Ducey summer camp program preps plans

Ducey summer camp program preps plans

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Teacher Kristine Jones, left, escorts some of her students to class at the Valencia Newcomer School Thursday, Oct. 17, 2019, in Phoenix. (AP Photo/Ross D. Franklin)

Summer is closer than you think. 

Gov. Doug Ducey’s office is gearing up to release an application form in the coming weeks for schools or other community organizations that want to participate in a summer camp program that’s aimed at helping kids catch-up from learning loss suffered during the Covid pandemic. 

The summer camp is Ducey’s big plan for K-12 education, which was dramatically impacted by Covid, and the governor has said the camp will focus on reading, math and American civics. Organizations that apply and are selected will receive a portion of the $100 million of federal Covid money that Ducey set aside for the program, which he’s expecting to attract more than 200,000 students. 

The goal, according to the Governor’s Office, is to help kids learn while having fun.  

“Our vision for this is that kids are going to have a fun and engaging learning experience, they’re going to have the opportunity to acquire those really key academic skills and concepts that they didn’t have a chance to” learn, said Kaitlin Harrier, Ducey’s top policy adviser for education.

But if that sounds like summer school, the governor’s team insists it’s not.  

“They’re going to have so much fun doing it, they don’t even realize they’re learning, ideally,” Harrier said. 

The actual programs that will get kids having a great time and learning along the way won’t be defined by Ducey’s team, which will mainly serve as a checkbook for the program. They’re planning to review proposals and are asking applicants to show how they’ll bring fresh ideas to the summer camp.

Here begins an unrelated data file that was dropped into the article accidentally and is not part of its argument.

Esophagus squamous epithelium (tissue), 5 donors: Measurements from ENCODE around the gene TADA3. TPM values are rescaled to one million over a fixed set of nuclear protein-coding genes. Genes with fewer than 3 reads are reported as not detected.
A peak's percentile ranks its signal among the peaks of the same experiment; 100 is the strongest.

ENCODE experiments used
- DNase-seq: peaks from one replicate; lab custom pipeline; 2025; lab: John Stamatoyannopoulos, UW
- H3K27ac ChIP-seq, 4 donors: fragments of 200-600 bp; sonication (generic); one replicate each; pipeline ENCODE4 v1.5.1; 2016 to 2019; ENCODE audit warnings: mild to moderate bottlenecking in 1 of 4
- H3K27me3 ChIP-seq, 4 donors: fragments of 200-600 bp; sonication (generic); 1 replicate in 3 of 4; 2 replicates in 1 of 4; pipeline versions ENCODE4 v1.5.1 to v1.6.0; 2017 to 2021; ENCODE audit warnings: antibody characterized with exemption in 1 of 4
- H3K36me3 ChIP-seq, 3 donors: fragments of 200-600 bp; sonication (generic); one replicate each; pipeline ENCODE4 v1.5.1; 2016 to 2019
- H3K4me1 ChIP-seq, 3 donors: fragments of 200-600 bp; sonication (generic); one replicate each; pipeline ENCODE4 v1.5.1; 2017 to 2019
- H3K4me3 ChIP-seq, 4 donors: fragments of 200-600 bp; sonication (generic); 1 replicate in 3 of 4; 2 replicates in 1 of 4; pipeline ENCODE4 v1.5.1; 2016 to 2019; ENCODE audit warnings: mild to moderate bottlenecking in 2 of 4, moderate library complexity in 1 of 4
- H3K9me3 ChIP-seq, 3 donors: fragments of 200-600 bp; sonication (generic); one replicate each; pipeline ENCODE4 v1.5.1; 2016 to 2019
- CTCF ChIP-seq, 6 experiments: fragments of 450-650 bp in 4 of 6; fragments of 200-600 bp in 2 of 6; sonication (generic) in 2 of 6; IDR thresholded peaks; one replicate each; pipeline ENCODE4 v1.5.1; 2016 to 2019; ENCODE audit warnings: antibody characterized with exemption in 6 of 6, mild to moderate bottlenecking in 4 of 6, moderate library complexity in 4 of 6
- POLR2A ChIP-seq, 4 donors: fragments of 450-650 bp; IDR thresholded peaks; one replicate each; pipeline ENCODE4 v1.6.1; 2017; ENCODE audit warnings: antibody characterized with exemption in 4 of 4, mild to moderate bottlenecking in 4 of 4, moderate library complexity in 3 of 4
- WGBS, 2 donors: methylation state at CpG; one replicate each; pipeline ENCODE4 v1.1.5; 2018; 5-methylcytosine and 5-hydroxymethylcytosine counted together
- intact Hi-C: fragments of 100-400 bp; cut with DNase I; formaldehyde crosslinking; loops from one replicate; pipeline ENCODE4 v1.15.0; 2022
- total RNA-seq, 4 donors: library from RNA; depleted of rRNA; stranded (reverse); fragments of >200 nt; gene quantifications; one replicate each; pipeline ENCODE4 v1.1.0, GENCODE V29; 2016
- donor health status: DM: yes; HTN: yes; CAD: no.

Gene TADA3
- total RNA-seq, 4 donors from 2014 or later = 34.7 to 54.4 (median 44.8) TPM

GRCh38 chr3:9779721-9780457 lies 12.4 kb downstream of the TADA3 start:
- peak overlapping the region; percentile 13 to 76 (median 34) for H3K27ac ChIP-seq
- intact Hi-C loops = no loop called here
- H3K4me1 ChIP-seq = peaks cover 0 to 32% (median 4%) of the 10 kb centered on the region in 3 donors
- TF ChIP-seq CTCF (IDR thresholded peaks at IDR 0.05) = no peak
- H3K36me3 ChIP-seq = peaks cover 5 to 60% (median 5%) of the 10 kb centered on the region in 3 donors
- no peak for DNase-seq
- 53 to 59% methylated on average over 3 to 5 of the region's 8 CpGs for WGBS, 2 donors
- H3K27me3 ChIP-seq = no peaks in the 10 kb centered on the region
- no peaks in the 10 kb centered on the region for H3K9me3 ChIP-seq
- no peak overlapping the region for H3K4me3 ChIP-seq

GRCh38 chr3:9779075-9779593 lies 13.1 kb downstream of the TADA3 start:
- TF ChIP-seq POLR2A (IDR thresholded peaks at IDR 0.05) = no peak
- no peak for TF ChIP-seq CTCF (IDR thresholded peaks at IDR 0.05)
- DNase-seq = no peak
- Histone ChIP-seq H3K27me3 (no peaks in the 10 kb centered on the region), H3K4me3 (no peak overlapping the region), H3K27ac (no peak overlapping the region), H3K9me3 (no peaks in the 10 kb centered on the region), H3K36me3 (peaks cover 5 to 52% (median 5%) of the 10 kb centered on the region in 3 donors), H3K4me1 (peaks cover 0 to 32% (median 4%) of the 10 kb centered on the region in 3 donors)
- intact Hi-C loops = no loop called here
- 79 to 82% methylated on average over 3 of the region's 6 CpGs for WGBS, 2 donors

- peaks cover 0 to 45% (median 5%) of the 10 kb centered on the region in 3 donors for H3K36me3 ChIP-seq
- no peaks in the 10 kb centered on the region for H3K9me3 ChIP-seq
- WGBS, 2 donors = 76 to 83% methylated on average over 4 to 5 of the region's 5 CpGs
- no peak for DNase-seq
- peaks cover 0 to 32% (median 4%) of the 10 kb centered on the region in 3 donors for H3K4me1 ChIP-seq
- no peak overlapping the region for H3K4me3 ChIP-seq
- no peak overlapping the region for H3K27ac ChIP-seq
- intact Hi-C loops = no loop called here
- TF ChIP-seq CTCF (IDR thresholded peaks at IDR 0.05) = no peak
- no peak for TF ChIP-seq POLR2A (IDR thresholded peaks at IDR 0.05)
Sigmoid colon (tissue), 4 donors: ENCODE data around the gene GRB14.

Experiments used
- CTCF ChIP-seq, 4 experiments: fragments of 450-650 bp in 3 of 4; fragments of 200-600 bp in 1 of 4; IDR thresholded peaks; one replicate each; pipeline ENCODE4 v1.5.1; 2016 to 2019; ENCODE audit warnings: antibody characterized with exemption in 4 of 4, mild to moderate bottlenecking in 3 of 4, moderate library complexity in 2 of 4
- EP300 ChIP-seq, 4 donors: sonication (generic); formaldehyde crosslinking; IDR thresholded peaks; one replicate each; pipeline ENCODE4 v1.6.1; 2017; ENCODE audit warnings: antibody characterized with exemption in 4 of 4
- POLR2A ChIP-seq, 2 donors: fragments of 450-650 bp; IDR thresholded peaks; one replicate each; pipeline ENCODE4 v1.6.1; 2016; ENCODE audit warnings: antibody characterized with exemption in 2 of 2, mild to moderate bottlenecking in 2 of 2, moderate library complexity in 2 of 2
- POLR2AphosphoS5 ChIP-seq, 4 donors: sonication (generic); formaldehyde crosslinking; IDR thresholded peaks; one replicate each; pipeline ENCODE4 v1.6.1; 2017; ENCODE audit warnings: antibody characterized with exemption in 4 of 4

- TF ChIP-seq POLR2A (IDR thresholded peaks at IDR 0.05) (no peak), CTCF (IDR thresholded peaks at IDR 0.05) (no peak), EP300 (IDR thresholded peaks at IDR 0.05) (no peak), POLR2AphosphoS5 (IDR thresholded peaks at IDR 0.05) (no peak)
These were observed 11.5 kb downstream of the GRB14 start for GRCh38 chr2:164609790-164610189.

“There’s a number of different ways to do this,” Harrier said, “and we’ve got a lot of really high-flying education leaders out there who know the way. Our job, I think, is really just to give them a platform to offer those kinds of things.” 

Schools with an A, B or C rating can apply, as well as community organizations such as a YMCA or Boys & Girls Club. CJ Karamargin, a spokesman for Ducey, said in an email that the Governor’s Office isn’t limiting the type of organization that can apply, but the vetting committee will be looking for applicants who “demonstrate a track record of success in working with kids.”

“They’re going to have so much fun doing it, they don’t even realize they’re learning, ideally.”

Kaitlin Harrier, Gov. Doug Ducey’s top policy adviser for education.

Ducey’s team specifically cited declining student scores on statewide assessments as one reason for launching the program, but said the success of the summer camp will be determined by both academic growth and the satisfaction of students, teachers and parents who participate. 

The summer camp program was the result of a monthslong process to come up with solutions to address the learning loss that happened during the pandemic. Over the past few months, the governor’s team has held meetings with various stakeholders, including county school superintendents, to talk about ways to address what’s been lost during the pandemic.  

One of those who expressed interest in the summer program, according to Ducey’s office, was Maricopa County Superintendent of Schools Steve Watson. They said Watson was supportive of a program that encouraged learning, but didn’t simply replicate traditional summer school. Watson’s office said they didn’t have specifics yet, but they’re working on the program. 

Notably absent from the process so far is the Arizona Department of Education. ADE spokesman Richie Taylor told the Arizona Capitol Times the department learned about the program at the same time as everyone else – during Ducey’s State of the State Address.